You should get horse transport insurance if you are:
- Transporting horses between buyers and sellers
- Moving horses between training facilities
- Hauling horses while operating a ranch or farm
- Transporting horses for a club or association
- Hauling horses commercially for any other purpose
Additionally, private owners should also insure their horses, even if they are not involved in commercial transport.
“Why Do You Need Horse Transport Insurance?”
Along with meeting the legal requirements to commercially transport horses, let’s go over a few other reasons why equine transport insurance is a necessity. Imagine these scenarios:
- You get into an accident on the road, and one or more of the horses you are transporting are injured.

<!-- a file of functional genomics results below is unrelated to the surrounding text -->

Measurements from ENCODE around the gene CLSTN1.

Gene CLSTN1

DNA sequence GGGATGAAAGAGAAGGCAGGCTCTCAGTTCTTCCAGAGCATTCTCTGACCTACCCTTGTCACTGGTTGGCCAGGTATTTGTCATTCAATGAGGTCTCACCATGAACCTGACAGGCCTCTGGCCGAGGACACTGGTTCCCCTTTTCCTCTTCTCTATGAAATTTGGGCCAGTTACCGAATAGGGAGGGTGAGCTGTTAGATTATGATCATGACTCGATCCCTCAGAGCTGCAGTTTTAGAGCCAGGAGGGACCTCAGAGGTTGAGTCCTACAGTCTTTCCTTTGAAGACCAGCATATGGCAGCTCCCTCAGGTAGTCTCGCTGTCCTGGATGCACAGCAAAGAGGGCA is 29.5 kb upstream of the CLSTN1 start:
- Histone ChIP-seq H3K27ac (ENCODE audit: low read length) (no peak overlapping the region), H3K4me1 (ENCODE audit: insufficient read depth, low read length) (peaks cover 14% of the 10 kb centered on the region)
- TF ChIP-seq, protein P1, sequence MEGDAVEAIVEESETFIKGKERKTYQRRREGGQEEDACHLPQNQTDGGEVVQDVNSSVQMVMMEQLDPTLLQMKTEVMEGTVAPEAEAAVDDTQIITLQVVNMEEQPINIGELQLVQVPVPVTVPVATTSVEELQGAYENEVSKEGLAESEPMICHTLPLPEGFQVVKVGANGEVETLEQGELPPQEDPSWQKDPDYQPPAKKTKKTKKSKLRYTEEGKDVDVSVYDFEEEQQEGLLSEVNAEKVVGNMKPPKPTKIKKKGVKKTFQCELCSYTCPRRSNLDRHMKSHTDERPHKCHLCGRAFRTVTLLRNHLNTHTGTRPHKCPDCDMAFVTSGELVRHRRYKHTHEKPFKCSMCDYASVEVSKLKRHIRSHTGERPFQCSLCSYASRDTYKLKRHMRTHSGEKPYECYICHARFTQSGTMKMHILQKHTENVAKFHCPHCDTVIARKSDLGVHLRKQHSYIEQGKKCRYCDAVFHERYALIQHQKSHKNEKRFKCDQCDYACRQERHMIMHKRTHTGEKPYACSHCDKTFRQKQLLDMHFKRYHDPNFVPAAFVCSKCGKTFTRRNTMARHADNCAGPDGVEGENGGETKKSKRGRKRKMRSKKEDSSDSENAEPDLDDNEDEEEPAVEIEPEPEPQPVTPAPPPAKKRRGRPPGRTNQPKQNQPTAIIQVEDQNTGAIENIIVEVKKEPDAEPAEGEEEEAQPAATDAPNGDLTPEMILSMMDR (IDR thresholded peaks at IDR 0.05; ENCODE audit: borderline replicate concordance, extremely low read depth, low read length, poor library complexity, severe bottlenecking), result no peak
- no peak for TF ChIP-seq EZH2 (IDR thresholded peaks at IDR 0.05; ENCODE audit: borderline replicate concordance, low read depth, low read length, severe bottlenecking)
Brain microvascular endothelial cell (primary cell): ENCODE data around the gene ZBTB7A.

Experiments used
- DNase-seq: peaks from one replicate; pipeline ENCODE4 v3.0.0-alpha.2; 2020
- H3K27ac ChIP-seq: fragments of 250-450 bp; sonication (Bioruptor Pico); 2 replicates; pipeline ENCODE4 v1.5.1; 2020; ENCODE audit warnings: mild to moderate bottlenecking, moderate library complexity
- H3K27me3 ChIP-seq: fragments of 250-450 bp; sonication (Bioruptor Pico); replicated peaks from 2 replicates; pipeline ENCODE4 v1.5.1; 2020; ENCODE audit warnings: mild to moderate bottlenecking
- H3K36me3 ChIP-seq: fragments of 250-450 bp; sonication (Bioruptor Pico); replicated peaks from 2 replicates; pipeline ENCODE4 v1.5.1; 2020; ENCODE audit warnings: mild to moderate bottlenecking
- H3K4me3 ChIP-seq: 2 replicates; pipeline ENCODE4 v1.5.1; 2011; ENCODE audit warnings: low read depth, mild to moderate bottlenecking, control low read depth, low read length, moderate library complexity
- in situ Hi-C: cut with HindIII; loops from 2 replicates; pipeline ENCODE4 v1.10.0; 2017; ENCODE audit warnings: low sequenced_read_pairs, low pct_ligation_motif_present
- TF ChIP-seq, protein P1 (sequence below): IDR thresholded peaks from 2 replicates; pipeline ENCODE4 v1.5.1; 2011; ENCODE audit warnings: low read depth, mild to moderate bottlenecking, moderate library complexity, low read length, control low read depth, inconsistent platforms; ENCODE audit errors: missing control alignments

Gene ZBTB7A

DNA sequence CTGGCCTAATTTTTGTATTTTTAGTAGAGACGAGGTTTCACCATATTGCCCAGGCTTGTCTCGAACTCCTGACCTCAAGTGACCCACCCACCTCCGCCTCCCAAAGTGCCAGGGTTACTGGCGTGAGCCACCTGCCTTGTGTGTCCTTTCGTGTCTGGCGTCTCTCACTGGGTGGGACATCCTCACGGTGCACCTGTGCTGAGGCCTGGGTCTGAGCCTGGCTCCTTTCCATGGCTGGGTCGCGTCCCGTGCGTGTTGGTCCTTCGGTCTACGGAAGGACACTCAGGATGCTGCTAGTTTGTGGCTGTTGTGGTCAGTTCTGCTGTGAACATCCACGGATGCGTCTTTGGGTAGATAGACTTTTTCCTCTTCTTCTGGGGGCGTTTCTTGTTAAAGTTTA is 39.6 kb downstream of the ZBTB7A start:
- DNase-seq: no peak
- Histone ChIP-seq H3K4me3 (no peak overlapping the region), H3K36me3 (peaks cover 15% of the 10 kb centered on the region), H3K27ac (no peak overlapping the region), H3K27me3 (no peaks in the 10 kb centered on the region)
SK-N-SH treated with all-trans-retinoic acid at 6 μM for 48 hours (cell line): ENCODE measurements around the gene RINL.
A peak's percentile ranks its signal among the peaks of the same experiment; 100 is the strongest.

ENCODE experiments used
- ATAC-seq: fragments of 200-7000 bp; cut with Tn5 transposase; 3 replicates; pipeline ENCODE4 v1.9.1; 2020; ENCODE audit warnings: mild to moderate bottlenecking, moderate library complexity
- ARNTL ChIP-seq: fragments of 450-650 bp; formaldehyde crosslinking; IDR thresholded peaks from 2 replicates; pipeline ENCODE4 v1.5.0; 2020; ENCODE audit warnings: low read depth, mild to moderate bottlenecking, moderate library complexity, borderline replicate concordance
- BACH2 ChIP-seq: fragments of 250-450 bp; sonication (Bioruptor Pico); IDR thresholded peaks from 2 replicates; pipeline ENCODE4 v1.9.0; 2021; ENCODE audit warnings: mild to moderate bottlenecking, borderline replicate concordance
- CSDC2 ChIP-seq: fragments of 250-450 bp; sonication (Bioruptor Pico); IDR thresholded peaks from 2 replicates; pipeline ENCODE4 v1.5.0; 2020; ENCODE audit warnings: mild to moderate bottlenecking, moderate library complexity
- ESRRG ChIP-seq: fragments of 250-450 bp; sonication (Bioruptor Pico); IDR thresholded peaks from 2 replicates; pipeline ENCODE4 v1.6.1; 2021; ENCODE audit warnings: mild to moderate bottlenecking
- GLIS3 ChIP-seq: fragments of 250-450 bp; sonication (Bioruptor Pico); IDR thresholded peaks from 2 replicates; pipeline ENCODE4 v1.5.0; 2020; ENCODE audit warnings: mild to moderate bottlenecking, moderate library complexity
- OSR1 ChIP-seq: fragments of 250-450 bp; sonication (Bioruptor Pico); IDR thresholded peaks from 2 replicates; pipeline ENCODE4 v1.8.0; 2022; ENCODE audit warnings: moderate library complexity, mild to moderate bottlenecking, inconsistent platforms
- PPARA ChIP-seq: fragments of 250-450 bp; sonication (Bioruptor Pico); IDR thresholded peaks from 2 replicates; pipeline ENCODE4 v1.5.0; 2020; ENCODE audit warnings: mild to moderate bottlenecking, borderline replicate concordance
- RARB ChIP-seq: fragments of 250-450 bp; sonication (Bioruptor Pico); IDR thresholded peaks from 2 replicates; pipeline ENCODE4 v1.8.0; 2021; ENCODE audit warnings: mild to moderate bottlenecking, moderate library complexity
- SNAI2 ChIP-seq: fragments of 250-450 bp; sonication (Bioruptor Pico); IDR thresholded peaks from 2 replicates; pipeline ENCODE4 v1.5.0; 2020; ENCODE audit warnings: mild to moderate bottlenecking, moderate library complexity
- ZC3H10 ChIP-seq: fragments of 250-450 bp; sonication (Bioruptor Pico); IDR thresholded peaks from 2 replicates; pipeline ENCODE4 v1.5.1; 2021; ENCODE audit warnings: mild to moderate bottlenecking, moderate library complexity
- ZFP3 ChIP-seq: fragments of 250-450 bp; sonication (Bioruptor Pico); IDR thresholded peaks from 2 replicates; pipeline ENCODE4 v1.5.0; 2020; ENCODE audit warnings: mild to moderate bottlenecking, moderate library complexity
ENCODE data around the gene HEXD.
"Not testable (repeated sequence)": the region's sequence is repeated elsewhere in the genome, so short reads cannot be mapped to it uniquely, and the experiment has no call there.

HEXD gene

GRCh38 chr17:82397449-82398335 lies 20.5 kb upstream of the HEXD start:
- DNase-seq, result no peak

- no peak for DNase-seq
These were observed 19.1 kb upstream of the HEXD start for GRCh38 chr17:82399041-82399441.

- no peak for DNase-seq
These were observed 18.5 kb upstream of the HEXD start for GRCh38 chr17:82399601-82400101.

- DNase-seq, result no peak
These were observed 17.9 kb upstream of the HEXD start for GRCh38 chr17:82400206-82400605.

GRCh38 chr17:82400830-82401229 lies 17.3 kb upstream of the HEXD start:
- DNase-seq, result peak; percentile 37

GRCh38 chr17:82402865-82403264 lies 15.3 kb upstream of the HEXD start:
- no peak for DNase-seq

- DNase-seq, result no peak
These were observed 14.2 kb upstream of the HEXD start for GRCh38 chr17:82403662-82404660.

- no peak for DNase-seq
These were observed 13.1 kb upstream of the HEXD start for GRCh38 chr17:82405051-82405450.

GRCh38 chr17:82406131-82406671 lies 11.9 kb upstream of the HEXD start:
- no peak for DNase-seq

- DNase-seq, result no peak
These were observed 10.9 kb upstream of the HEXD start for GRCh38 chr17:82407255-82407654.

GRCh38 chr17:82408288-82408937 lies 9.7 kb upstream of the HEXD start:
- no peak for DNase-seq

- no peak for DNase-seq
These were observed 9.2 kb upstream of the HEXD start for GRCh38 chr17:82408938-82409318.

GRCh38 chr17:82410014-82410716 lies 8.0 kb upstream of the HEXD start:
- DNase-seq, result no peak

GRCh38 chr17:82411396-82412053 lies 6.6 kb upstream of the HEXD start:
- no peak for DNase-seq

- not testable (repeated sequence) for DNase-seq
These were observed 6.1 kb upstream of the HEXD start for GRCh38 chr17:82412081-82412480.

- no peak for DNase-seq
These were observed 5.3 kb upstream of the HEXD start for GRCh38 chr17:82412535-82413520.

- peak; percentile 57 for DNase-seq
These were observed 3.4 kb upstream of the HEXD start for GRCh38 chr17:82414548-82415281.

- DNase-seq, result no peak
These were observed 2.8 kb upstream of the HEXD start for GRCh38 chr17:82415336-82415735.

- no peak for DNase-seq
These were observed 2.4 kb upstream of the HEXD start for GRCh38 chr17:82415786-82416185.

- Conditions in the trailer become too hot, resulting in one of the horses suffering heatstroke.
- One of the horses somehow manages to damage equipment or supplies in your trailer.
- A horse dies while you are in transit. While this can be expensive with any horse, it can become downright exorbitant in the case of certain racehorses. Some horses are worth millions of dollars—sometimes many millions. You do not want to find yourself without ample coverage in a situation like that.
- One or more of the horses could somehow manage to escape the trailer, forcing you to track them down. During that time, you will not be able to make any progress toward your destination, making your deliveries late. Additionally, searching for the lost horses may be expensive in its own right.
- An escape horse could end up damaging other vehicles or property, or even injuring other people or animals. That is also damage you could be liable for if it happened under your watch.